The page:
Talk to a Local Wills & Probate Basics Attorney
Enter Your Zip Code to Connect with a Lawyer Serving Your Area
There are several ways to change how you want to distribute property and money to your heir. One way is to fully revoke one will and rewrite a new one. To revoke a will you can:
- Destroy it
- Burn it,
- Tear it up
- Void the will by writing an attachment saying the current will is invalid
The Effect of Revoking a Will
Revoking a will means that it’s no longer valid. When someone dies, the most recent unrevoked valid will controls how their property is divided. If they die with a revoked will and no new one, it’s the same thing as dying without a will at all. At this point, the intestacy laws for that state become effective and property is distributed according to those rules.
Change Over Time May be Cause to Amend or Revoke a Will
Over the years, your circumstances change and it’s always a good idea to review your will every few years to make sure the provisions stay current.
For example, suppose a will leaves a piece of property to a particular beneficiary. If the property was valuable when the testator made the will, the person probably intended to leave the beneficiary something of value. But after a couple of years, the value of the property goes down. If the will’s creator doesn’t revoke the will and draft a new one, the intent to leave the beneficiary something of value won’t be fulfilled.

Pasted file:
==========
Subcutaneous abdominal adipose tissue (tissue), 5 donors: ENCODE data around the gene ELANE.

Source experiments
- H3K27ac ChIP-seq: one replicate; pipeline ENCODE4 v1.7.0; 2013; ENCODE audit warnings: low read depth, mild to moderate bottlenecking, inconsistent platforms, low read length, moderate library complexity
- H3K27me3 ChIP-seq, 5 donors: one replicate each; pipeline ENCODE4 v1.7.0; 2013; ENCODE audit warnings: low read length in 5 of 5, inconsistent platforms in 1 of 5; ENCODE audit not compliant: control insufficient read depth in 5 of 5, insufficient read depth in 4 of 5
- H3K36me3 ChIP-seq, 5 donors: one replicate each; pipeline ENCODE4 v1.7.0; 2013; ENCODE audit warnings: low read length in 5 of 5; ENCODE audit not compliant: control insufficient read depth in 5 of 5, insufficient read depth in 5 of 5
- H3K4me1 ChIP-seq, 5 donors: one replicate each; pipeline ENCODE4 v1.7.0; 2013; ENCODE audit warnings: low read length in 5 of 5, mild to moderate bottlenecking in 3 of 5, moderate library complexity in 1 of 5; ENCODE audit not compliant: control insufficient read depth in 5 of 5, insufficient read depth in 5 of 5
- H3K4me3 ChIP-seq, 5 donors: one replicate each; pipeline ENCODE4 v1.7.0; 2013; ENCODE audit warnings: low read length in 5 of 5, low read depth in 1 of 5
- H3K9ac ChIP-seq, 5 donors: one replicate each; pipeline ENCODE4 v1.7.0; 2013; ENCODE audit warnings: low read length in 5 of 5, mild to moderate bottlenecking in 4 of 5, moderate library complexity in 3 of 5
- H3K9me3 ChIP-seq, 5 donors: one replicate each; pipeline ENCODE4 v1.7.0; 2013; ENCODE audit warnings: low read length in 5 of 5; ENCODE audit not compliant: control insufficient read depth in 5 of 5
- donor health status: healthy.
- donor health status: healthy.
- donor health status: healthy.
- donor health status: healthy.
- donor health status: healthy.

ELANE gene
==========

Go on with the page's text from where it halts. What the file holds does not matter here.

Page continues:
In addition to changing property values, a whole list of changes may happen. Stock go up and down, property is bought and sold, marital situation may change and children may be born and relatives currently in the will may die. Don’t make a will and forget about it.
When to Revoke a Will
Changes in the law can also affect a will’s validity.
If an old will is out of date and the testator’s capacity (competency) to make a new will is in doubt, then there may be a problem creating a new will. The testator will need the advice of an attorney to determine whether a new will or amendment (i.e., codicil) should be attempted, or whether the old will should be retained, despite its defects.
Questions for Your Attorney
- I haven’t had any major changes in my personal life, so why should I review my will? How often do I need to review it?
- If I destroy my will, do I need to notify my beneficiaries that it has been destroyed? Will any problems arise if I don’t tell them?
- If someone doesn’t have the mental capacity to make a new will, can they revoke an existing will by destroying it? Would destruction of the will amount to a valid revocation if someone was mentally impaired?